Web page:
By Boubaker Ben Belhassen, UN Food and Agriculture Organization (FAO), Rome, Italy
The article presents the situation in Kasserine, but in fact the water problem and challenges are common in most of the countries in the Near East and North Africa (NENA) region. Water scarcity is one of the most urgent issues and binding constraints for food security and agricultural development in these countries. Let us look at some striking numbers published by the Food and Agriculture Organization of the United Nations (FAO):
– The Near East and North Africa fresh water resources are among the lowest in the world: they have decreased by two-thirds during last 40 years and are expected to fall by over 50% by 2050;
– 90% of the total land in the region lies within arid, semi/arid and dry sub/humid areas, while 45% of the total agricultural area is exposed to salinity, soil nutrient depletion and wind water erosion;
– Agriculture in the region uses approximately 85% of the total available freshwater;
– Over 60% of water resources in the region flow from outside national and regional boundaries.
These figures heighten the concerns over the degradation of water quality and the impact of climate change. Demographic trends are adding urgency to the issue. Chronic undernourishment in the region is estimated at 7.7% or close to 33 million people, according to FAO’s latest hunger estimates, while the population continues to grow at around 2% annually – almost twice the global rate.
Farming and other agricultural activities consume more than 85% of available rainfed, irrigated and groundwater resources in the NENA region, and the demand for food and agricultural products is expected to expand amid rapid population growth, increased pace of urbanization and a larger middle-income class.
While the region has made significant efforts in developing its water usage and storage capacities, there is still much work to be done to improve water efficiency in agriculture, protect water quality, and address challenges related to climate change. All the challenges facing the water situation in the region need to be addressed in a very profound and way. Countries need to tackle the root causes of the problem; otherwise the region would continue to be rushing from one crisis to the other.
One of the major challenges is to have a more productive and more efficient agricultural sector – in other words to“produce more per drop”. The more direct solution is to increase productivity – i.e. yield per hectare. Increasing production by bringing more land into cultivation is not a sustainable solution as this would only put additional pressure on the already low level of water resources in the region. This should be accompanied by appropriate trade policies to ensure adequate food supplies in the countries.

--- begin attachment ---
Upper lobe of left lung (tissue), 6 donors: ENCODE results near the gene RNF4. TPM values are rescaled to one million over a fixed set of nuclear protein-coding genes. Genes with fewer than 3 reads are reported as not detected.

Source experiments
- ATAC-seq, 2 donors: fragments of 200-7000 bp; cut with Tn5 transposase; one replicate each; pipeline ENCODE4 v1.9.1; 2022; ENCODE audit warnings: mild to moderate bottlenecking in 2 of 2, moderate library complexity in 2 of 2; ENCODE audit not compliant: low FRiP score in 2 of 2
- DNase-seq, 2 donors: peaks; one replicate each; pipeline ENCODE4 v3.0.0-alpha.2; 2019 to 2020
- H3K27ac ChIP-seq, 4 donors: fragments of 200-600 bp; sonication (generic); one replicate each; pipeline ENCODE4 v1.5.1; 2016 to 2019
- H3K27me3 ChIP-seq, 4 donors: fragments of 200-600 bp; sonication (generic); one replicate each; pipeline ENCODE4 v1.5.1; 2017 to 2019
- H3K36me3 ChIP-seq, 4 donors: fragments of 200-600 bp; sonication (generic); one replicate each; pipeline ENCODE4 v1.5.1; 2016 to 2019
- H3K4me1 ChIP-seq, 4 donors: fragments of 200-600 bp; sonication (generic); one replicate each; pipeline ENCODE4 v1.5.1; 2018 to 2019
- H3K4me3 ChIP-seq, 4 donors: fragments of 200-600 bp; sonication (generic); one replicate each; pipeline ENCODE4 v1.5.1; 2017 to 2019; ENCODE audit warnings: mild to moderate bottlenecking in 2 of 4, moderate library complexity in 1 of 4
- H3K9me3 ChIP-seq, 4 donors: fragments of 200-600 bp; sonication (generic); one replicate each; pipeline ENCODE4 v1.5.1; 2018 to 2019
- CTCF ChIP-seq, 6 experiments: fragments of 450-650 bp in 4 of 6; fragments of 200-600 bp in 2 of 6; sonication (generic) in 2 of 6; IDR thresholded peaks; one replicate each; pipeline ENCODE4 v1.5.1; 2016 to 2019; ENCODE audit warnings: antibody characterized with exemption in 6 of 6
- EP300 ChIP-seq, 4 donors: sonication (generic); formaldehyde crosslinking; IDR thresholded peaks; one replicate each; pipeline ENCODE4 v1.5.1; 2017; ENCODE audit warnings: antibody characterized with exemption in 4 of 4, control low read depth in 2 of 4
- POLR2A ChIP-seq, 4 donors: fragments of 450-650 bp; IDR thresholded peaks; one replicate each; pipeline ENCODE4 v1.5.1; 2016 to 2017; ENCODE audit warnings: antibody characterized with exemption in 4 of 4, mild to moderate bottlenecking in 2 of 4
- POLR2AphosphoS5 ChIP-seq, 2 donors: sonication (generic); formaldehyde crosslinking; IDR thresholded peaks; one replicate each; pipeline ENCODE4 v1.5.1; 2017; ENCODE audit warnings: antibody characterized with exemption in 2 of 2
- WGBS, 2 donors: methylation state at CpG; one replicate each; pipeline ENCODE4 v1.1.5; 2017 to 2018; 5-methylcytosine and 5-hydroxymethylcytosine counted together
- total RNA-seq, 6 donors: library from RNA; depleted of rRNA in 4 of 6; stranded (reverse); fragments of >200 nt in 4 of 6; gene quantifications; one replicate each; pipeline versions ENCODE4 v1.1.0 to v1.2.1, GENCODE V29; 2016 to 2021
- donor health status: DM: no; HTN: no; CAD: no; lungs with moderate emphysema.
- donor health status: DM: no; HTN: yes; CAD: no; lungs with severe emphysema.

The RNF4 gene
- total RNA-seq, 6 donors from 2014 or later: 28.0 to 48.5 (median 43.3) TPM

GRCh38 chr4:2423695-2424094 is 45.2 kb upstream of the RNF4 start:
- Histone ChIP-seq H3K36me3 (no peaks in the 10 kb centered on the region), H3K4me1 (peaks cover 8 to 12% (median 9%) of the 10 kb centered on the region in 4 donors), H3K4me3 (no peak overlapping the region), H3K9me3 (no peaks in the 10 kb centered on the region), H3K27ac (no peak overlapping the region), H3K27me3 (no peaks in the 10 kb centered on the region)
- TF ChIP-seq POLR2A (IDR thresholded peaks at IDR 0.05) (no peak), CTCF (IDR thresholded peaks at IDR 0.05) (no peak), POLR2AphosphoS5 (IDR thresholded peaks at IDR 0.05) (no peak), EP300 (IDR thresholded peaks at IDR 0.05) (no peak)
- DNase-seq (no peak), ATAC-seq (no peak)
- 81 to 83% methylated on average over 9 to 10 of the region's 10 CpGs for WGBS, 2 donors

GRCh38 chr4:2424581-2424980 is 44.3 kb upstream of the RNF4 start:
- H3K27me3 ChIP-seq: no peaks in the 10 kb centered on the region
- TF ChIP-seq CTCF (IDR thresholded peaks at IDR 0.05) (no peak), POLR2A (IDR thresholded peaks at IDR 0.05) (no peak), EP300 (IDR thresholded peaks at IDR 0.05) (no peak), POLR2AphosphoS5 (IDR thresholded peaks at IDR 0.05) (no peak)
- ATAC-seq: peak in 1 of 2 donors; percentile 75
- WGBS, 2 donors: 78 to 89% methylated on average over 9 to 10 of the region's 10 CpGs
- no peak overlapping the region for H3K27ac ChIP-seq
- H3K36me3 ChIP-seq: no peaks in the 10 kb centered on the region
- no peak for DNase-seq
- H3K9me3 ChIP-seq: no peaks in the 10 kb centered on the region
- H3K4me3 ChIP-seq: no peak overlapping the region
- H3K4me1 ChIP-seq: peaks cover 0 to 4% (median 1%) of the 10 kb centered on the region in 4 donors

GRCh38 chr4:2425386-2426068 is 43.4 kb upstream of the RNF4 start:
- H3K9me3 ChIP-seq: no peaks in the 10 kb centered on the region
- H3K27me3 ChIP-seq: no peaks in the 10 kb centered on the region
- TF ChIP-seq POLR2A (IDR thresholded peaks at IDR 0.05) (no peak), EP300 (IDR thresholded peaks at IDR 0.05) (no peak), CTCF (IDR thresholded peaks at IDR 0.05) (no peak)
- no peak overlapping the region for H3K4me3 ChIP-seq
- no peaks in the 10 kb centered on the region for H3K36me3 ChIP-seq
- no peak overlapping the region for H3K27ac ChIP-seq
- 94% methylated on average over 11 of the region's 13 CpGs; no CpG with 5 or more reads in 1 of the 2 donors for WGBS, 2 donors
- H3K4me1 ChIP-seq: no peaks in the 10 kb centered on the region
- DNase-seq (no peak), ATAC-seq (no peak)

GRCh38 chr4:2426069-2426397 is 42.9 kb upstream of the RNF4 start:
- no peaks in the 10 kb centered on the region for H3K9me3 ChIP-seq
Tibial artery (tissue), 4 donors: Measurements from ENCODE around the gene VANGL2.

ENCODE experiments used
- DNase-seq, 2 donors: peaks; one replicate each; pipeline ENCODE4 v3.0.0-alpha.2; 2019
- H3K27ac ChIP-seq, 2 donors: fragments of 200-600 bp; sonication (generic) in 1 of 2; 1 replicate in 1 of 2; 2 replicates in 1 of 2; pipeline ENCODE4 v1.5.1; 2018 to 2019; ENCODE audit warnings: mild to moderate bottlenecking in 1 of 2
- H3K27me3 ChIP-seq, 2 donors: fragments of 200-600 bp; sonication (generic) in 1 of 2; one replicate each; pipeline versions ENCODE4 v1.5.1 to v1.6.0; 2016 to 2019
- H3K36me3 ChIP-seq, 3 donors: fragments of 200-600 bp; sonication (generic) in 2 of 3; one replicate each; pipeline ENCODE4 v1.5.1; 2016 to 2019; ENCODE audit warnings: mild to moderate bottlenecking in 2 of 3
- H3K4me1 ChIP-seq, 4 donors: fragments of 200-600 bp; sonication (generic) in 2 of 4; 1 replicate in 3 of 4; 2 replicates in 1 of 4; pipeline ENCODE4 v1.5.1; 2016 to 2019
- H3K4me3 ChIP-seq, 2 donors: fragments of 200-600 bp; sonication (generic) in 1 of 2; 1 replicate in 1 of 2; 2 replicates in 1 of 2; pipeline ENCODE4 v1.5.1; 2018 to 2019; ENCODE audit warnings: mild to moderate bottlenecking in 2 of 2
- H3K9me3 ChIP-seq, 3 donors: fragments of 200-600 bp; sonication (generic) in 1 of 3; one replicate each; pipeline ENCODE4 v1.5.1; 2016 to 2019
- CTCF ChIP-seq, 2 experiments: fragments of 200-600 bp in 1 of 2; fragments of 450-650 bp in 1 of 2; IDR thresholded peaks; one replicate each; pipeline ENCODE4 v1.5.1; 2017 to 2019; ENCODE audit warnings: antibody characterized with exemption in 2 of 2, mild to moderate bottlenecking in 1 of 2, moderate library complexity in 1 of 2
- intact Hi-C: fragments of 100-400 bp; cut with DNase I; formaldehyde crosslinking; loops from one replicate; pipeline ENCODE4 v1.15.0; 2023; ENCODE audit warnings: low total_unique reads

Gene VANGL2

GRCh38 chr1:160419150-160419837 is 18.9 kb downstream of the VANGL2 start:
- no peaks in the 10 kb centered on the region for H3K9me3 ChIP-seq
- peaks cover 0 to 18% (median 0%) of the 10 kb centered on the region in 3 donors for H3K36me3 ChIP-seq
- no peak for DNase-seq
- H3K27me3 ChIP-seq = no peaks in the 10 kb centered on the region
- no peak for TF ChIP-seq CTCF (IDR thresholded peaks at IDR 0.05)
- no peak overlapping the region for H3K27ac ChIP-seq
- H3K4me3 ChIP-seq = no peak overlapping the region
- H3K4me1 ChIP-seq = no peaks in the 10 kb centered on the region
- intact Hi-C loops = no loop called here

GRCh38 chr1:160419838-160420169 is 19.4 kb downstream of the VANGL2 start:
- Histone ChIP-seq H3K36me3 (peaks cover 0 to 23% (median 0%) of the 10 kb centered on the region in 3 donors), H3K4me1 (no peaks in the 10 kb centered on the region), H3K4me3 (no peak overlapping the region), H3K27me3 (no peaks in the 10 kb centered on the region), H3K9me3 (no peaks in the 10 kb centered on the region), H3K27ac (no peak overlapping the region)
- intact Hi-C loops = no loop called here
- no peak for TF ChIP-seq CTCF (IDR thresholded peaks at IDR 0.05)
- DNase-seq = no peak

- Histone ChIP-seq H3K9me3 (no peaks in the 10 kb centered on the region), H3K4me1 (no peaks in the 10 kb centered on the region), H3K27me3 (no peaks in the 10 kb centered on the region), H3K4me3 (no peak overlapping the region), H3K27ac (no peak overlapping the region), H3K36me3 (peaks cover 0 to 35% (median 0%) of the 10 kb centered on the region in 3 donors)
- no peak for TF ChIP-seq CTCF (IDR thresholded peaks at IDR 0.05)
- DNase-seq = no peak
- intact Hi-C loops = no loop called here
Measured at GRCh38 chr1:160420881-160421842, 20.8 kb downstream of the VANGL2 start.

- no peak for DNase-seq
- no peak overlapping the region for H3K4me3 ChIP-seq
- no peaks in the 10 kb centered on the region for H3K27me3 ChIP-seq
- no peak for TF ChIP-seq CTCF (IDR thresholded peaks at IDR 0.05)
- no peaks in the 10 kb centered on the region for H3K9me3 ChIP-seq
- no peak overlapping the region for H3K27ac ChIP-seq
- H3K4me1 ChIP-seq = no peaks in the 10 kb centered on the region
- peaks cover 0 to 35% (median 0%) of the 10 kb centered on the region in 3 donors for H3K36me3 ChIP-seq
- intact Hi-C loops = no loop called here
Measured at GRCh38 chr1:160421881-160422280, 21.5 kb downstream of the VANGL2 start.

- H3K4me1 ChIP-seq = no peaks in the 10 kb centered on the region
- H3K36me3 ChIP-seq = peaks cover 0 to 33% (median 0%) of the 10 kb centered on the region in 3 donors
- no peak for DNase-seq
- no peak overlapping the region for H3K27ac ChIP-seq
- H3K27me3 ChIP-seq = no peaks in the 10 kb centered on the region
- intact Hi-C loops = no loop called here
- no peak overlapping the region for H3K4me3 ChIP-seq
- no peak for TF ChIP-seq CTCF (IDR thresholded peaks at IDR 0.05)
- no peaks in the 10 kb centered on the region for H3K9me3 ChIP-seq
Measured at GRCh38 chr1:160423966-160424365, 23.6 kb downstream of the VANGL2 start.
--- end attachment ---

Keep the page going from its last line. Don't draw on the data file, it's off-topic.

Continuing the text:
In a major effort to help the NENA countries address those complex issues, the Food and Agriculture Organization of the United Nations (FAO) embarked on a “Regional Initiative on Water Scarcity” in the region aimed at streamlining policies, governance and practices related to the management of water.
The pilot phase of the initiative, which was launched in June 2013, in six countries – Egypt, Jordan, Morocco, Oman, Tunisia and Yemen – began by reviewing the current status of water availability and use and the potential for further agricultural production, identifying and ranking options for future food supply in terms of both their economic and water-requirement costs, and looking at the performance of agriculture water management and relevant policies, governance and institutional issues.
Work done under the initiative will encourage countries to learn from success stories in other countries to improve the management and use of rainfed, irrigated and groundwater systems through an innovative approach that includes:
• The creation of a broad consensus on the water reform agenda among all involved stakeholders.
• The acknowledgement of farmers’ role in prompting a shift in the way water resources are used and managed.
• The involvement of the private sector as the actual manager of the food value chain and the supplier of the latest available technologies.
• The establishment of partnerships which are action-oriented and results-based.
• The development of tools to concretely measure results and collect evidence to support policy-making and decision-making processes.
Furthermore, the Water Scarcity Initiative will mobilize the institutions and organizations that are already working in the region in order to establish some critical mass of knowledge and capacity to support countries in dealing with the multi-faceted problem of water scarcity and related future developments. The initiative places farmers, and especially family farmers and smallholders, at the centre of action.
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